Asbestos: Non-Cum Clause
CT federal court rejects effort to convert “other insurance” clause into a non-cumulation clause.
In yet another recent case addressing an insurer’s attempts to limit its liability in long-tail cases by seeking the application of so-called “non-cum” clauses, a Connecticut federal district court judge applying California law refused to treat an “other insurance” clause in a National Union / AIG insurance policy (“National Union”) issued to plumbing supply company P.E. O’Hair & Co. (“O’Hair”) as the equivalent of a non-cumulation clause. National Union sought summary judgment contending that the limits of the excess policy it issued to O’Hair (now succeeded by Ferguson Enterprises Inc.) could be reduced by payments made by the company’s other excess carriers by virtue of the “other insurance” clause in its policy.
The “other insurance” provision in question stated that if a covered loss is also covered in whole or in part by any other excess policy previously issued to the policyholder, National Union’s limits “shall be reduced by any amounts due to the insured on account of such loss under such prior insurance.”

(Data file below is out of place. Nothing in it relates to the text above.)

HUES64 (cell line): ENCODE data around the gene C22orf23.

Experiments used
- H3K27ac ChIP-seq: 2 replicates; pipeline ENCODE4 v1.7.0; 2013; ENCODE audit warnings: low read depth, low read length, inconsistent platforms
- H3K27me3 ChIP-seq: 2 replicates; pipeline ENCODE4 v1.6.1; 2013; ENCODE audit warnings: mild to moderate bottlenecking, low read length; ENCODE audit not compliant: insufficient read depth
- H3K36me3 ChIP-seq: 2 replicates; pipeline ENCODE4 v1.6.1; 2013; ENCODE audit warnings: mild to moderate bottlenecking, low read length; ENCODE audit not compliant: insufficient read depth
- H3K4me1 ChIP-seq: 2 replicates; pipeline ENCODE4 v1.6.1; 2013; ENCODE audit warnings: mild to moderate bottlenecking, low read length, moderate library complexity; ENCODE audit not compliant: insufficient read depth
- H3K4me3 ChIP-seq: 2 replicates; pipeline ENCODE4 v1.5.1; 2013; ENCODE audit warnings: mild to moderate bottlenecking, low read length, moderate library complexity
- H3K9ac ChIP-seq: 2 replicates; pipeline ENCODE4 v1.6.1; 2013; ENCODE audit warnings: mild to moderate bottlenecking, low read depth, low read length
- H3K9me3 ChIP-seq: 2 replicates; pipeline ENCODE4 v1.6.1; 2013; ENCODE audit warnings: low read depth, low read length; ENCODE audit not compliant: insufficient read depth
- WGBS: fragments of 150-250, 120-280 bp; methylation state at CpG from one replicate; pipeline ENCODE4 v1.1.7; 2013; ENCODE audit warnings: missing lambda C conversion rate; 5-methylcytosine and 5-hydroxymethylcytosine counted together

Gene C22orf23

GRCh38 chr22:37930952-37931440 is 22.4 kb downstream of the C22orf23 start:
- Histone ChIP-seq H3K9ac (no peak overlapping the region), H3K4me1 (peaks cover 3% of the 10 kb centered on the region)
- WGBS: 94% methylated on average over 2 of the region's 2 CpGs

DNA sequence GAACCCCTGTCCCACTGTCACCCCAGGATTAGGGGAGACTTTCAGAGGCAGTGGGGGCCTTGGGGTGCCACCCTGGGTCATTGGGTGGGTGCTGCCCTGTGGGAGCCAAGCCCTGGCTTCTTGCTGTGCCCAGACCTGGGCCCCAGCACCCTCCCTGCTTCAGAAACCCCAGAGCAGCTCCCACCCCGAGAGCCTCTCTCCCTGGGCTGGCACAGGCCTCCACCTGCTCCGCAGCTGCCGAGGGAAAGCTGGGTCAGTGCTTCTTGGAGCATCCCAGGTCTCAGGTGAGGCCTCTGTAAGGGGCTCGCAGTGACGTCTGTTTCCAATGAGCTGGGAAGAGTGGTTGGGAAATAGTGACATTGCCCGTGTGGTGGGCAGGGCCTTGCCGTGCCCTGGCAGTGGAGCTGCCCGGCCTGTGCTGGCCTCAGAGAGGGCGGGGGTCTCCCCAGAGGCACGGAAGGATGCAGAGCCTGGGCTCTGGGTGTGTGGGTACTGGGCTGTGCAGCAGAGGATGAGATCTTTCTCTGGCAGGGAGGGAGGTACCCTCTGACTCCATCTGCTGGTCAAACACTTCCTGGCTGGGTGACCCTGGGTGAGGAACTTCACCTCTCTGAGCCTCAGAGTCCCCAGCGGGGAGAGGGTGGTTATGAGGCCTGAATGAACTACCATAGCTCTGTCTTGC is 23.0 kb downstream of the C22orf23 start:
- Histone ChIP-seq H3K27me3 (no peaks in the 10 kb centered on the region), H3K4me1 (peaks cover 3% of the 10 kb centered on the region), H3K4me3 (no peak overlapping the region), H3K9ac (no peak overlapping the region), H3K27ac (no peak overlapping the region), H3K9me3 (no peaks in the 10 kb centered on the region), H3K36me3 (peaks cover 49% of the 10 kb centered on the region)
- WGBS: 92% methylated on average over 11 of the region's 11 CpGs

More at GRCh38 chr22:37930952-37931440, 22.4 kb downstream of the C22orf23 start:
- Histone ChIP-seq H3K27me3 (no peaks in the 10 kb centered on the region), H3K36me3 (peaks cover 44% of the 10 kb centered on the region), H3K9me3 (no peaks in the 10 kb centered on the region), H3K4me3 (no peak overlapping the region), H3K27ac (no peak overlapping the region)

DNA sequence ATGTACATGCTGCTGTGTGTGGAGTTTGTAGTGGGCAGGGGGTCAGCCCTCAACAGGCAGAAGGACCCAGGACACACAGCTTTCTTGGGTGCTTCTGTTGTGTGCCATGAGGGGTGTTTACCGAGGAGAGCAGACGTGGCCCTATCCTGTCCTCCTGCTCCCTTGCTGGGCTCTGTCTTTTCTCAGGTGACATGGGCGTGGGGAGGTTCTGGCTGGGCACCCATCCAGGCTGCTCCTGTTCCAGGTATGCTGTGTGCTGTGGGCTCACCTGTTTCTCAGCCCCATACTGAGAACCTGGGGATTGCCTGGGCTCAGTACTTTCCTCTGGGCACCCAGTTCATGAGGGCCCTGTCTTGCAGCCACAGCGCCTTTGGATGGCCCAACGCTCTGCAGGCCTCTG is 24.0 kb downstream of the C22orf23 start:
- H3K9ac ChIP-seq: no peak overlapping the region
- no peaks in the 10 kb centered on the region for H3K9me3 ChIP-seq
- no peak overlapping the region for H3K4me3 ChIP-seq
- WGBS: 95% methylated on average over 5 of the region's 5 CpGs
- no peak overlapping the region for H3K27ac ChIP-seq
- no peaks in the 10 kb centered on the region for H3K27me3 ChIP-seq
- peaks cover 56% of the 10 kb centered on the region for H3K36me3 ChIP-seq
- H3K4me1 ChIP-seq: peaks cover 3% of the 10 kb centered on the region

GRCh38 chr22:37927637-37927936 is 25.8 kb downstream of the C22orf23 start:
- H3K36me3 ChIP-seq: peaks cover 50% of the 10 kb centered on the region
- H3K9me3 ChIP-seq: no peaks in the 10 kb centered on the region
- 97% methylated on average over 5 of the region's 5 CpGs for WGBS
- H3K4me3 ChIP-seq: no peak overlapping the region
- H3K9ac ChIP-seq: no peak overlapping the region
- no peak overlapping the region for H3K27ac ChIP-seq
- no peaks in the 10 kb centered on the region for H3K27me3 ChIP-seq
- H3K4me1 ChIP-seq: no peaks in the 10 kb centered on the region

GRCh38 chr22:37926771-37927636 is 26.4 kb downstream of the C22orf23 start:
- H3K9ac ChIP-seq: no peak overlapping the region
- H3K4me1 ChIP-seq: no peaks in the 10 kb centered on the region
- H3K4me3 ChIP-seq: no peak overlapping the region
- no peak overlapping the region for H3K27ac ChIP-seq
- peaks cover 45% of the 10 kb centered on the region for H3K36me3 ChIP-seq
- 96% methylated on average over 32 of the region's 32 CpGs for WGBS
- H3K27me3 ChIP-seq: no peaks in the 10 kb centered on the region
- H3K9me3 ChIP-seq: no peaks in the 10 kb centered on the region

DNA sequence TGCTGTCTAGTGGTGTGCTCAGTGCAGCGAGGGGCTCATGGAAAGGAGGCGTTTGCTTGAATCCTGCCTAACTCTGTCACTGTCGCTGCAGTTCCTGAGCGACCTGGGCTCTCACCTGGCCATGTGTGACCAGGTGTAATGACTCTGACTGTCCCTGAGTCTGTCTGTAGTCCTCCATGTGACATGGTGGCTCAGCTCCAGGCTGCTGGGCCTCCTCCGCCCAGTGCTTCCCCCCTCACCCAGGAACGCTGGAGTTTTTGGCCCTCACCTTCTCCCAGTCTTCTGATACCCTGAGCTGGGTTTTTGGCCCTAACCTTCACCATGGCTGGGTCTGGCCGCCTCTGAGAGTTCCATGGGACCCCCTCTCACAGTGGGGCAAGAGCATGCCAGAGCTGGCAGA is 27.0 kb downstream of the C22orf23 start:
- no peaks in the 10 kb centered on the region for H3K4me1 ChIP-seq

On the basis of this language, National Union asserted that its policy limits must be reduced by previous payments to the policyholder by two other excess insurers: Federal Insurance Co. and the Insurance Co. of the State of Pennsylvania.
The court found that the “other insurance” clause was ambiguous and construed it against the insurer, finding that it was only “enforceable as ensuring coverage if the phrase ‘any other excess policy’ is construed to include only other prior excess policies issued by the same insurer, or as in this case, National Union.”
Because National Union had not issued any other excess policies to O’Hair during the relevant time period, it granted summary judgment to O’Hair and denied National Union’s motion for summary judgment on the issue. New England Reinsurance Corp. v. Ferguson Enterprises Inc. et al., Case No., 3:12-cv-00948 (D. Ct. Sept. 16, 2016).